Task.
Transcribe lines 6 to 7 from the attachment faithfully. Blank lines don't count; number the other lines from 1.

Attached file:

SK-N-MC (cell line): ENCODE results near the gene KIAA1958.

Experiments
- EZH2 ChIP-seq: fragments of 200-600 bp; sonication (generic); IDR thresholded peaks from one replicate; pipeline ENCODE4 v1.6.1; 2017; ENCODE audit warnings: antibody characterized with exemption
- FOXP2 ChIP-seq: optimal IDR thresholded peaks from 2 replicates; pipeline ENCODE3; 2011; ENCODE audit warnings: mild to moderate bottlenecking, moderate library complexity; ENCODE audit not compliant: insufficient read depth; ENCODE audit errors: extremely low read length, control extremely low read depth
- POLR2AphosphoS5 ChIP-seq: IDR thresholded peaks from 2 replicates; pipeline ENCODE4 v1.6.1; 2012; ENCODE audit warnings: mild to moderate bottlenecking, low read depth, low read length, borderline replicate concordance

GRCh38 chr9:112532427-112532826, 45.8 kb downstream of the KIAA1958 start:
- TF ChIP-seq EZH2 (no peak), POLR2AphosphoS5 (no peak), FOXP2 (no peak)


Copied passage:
GRCh38 chr9:112532427-112532826, 45.8 kb downstream of the KIAA1958 start:
- TF ChIP-seq EZH2 (no peak), POLR2AphosphoS5 (no peak), FOXP2 (no peak)